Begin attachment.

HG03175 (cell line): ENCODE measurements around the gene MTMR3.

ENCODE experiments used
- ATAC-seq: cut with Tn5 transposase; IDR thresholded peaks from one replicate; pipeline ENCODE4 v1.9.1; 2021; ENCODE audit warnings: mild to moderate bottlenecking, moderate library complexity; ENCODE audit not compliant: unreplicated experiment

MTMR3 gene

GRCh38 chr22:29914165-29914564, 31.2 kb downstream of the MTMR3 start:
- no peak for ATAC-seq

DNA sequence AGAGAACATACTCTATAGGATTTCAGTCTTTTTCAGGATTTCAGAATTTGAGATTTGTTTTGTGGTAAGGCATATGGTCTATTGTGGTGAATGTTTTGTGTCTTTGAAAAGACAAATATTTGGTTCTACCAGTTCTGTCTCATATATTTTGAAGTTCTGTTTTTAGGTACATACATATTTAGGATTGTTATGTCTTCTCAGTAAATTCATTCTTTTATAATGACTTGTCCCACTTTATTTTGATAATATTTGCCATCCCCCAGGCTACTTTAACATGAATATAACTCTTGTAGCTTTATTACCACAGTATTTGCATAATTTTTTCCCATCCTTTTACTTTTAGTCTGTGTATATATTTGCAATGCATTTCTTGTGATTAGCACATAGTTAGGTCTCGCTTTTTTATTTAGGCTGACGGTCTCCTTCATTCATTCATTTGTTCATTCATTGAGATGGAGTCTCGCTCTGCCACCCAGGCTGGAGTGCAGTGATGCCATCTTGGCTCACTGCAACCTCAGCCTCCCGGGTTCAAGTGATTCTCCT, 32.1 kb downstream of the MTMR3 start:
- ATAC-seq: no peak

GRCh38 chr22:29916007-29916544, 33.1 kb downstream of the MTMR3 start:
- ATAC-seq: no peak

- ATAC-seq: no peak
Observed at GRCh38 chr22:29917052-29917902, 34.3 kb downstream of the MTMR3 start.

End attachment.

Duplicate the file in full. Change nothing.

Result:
HG03175 (cell line): ENCODE measurements around the gene MTMR3.

ENCODE experiments used
- ATAC-seq: cut with Tn5 transposase; IDR thresholded peaks from one replicate; pipeline ENCODE4 v1.9.1; 2021; ENCODE audit warnings: mild to moderate bottlenecking, moderate library complexity; ENCODE audit not compliant: unreplicated experiment

MTMR3 gene

GRCh38 chr22:29914165-29914564, 31.2 kb downstream of the MTMR3 start:
- no peak for ATAC-seq

DNA sequence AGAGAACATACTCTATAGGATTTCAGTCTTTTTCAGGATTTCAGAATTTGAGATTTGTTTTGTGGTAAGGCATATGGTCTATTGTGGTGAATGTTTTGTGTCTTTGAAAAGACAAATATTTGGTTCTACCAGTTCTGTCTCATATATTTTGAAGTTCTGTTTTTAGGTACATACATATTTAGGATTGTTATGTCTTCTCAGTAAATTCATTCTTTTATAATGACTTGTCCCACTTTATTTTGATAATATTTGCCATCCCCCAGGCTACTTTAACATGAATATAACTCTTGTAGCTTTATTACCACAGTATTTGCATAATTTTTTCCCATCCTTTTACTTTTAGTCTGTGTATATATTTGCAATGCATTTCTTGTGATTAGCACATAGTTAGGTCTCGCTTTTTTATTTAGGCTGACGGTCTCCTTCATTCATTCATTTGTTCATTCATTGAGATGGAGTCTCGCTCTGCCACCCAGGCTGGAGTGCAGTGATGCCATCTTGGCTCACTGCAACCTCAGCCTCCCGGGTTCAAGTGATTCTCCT, 32.1 kb downstream of the MTMR3 start:
- ATAC-seq: no peak

GRCh38 chr22:29916007-29916544, 33.1 kb downstream of the MTMR3 start:
- ATAC-seq: no peak

- ATAC-seq: no peak
Observed at GRCh38 chr22:29917052-29917902, 34.3 kb downstream of the MTMR3 start.